Imperialism, Clement Attlee, Winston Churchill, Indian Autonomy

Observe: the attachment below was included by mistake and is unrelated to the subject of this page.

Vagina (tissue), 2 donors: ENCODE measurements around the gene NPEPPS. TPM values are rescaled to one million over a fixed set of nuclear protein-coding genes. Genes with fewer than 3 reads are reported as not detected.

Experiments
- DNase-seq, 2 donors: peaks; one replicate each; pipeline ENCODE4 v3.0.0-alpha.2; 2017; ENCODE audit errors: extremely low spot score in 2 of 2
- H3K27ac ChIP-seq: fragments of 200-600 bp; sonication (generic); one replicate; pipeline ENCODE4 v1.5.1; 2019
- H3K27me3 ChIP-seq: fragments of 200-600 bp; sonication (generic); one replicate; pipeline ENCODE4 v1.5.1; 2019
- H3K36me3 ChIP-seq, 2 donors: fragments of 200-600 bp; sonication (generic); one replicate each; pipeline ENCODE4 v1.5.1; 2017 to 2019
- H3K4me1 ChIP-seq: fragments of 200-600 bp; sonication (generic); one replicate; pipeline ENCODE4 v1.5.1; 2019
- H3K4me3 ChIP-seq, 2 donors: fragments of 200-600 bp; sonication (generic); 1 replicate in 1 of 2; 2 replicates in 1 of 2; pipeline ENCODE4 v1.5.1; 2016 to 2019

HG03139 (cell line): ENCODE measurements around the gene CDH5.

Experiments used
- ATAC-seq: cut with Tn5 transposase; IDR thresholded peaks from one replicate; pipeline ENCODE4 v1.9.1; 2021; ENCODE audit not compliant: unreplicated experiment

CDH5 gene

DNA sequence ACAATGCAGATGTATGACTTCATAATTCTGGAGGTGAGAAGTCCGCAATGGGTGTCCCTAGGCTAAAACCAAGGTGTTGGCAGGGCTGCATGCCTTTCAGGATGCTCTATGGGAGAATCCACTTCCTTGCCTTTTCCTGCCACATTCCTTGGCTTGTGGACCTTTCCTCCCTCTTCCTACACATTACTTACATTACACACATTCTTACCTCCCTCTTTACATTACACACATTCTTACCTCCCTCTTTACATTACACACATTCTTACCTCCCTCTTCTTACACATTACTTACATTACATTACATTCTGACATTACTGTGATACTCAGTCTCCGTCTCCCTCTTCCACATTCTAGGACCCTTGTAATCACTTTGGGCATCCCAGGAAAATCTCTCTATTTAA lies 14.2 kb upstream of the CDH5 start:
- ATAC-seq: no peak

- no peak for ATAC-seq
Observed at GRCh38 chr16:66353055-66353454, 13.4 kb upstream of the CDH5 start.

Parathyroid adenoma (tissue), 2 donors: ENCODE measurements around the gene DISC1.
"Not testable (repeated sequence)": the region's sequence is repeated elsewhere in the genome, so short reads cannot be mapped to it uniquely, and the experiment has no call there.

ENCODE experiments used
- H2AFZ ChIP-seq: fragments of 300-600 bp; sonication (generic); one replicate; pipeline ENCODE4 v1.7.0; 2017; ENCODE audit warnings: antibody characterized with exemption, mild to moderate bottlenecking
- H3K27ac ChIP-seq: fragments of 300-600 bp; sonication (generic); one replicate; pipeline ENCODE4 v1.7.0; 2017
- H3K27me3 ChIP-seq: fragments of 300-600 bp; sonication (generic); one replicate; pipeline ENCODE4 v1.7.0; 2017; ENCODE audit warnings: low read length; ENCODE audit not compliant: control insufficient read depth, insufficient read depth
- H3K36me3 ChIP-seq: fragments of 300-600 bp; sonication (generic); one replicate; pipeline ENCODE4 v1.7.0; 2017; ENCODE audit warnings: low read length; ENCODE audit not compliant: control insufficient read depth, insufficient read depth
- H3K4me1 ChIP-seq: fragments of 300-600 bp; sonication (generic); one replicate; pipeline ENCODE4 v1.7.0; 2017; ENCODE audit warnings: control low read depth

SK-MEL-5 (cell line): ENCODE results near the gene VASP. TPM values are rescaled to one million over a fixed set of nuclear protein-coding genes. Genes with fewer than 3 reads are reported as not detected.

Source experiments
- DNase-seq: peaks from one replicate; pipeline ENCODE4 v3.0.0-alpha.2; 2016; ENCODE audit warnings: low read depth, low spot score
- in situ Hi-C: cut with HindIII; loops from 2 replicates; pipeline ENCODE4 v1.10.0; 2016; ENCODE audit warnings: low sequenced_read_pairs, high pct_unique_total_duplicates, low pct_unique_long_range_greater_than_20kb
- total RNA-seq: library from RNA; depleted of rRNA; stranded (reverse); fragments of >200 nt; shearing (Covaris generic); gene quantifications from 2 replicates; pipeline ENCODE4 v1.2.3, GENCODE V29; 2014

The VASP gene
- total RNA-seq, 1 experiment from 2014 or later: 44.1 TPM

On 2 February 1927, the young Labour Representative and future Prime Minister Clement Attlee found himself, much to his own surprise, on the shores of Bombay, sent to find solutions to a problem he later termed "virtually insoluble. " His ship arrived to a confused reception of both noisy protesters, waving banners of "Go Back," juxtaposed by a welcoming rain of flowers and leaves by supporters of the visit.' These polar reactions to perceived British intent in India during the late 1920s no doubt showed Attlee the energy of the debate surrounding Indian independence, which only intensified through the coming years. Uncertainty and pessimism permeated Indian politics; proposed solutions were quickly rejected by both the British Parliament and the Indian Congress. As a member of the Simon Commission sent to India for Parliamentary reconnaissance, Attlee witnessed firsthand the inherent native distrust of British intentions, as well as the ever-present hope that Britian would indeed grant India's long-promised autonomy.